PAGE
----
This is my body; this is my blood
On the first day of Unleavened Bread, when the Passover lamb was sacrificed, his disciples said to Jesus, ‘Where do you want us to go and make the preparations for you to eat the passover?’ So he sent two of his disciples, saying to them, ‘Go into the city and you will meet a man carrying a pitcher of water. Follow him, and say to the owner of the house which he enters, “The Master says: Where is my dining room in which I can eat the passover with my disciples?” He will show you a large upper room furnished with couches, all prepared. Make the preparations for us there.’ The disciples set out and went to the city and found everything as he had told them, and prepared the Passover.
And as they were eating he took some bread, and when he had said the blessing he broke it and gave it to them. ‘Take it,’ he said ‘this is my body.’ Then he took a cup, and when he had returned thanks he gave it to them, and all drank from it, and he said to them, ‘This is my blood, the blood of the covenant, which is to be poured out for many. I tell you solemnly, I shall not drink any more wine until the day I drink the new wine in the kingdom of God.’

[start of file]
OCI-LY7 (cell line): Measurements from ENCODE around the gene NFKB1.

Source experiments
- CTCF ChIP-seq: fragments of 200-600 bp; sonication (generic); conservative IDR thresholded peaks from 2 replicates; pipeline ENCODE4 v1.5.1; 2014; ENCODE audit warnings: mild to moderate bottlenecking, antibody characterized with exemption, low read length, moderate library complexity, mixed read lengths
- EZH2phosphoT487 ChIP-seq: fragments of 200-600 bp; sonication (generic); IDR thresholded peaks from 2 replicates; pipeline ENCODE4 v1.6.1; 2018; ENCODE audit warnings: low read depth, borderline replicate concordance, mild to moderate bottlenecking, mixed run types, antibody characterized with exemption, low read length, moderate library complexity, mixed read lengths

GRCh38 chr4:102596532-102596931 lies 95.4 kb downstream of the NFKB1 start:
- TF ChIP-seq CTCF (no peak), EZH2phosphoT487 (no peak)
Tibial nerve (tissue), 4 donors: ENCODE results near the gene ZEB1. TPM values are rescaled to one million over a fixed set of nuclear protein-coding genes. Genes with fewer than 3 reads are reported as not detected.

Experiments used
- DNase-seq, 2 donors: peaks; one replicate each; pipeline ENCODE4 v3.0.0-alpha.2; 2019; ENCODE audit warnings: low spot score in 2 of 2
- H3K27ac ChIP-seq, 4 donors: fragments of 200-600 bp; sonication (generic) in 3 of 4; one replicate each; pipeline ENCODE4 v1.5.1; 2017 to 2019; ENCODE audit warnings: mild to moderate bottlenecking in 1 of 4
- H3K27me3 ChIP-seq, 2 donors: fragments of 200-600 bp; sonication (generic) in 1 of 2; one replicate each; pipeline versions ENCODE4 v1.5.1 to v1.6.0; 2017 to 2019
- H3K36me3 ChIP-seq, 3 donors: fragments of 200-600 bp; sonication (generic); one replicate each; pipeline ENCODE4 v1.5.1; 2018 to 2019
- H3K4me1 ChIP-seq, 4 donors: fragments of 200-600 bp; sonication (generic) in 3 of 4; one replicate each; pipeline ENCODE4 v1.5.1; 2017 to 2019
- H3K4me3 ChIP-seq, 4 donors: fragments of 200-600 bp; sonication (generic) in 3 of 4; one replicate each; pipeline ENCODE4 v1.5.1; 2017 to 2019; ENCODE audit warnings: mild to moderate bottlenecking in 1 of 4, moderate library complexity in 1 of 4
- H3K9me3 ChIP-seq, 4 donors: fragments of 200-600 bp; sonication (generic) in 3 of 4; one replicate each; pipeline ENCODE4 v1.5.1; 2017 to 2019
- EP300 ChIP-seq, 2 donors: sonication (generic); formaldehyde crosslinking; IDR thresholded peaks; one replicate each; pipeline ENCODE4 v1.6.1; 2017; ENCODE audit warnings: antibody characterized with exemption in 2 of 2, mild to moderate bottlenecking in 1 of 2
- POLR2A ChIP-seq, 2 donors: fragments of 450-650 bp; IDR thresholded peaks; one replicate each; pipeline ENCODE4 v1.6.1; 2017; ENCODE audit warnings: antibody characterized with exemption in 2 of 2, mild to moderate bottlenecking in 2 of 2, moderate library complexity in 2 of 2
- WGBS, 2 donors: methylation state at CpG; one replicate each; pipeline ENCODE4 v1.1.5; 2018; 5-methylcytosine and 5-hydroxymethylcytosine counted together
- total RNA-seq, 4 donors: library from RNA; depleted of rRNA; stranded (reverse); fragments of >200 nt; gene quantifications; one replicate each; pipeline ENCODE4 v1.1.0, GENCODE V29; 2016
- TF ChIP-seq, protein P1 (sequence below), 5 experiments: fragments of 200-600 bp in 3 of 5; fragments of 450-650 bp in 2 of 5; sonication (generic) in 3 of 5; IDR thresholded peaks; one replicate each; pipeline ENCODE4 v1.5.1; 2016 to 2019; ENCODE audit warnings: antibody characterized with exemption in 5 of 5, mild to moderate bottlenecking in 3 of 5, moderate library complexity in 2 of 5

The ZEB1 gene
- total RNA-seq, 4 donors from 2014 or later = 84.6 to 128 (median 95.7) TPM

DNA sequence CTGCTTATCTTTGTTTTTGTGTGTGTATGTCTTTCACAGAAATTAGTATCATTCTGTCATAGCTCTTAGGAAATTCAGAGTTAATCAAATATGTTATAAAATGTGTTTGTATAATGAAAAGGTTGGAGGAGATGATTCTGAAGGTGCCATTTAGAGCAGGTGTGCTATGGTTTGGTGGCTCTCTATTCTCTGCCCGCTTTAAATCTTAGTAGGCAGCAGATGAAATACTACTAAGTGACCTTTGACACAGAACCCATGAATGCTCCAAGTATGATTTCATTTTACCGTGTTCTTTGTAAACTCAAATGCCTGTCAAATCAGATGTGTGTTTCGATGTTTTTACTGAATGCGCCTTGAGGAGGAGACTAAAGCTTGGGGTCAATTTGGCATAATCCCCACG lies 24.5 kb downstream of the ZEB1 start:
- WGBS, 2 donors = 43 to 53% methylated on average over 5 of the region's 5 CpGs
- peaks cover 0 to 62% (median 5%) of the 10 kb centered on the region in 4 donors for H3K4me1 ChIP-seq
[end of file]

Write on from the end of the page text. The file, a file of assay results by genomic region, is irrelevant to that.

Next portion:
After psalms had been sung they left for the Mount of Olives.
The Catechism of the Catholic Church
Why Did The Word Become Flesh?
The institution of the Eucharist
1337 The Lord, having loved those who were his own, loved them to the end. Knowing that the hour had come to leave this world and return to the Father, in the course of a meal he washed their feet and gave them the commandment of love. In order to leave them a pledge of this love, in order never to depart from his own and to make them sharers in his Passover, he instituted the Eucharist as the memorial of his death and Resurrection, and commanded his apostles to celebrate it until his return; “thereby he constituted them priests of the New Testament.”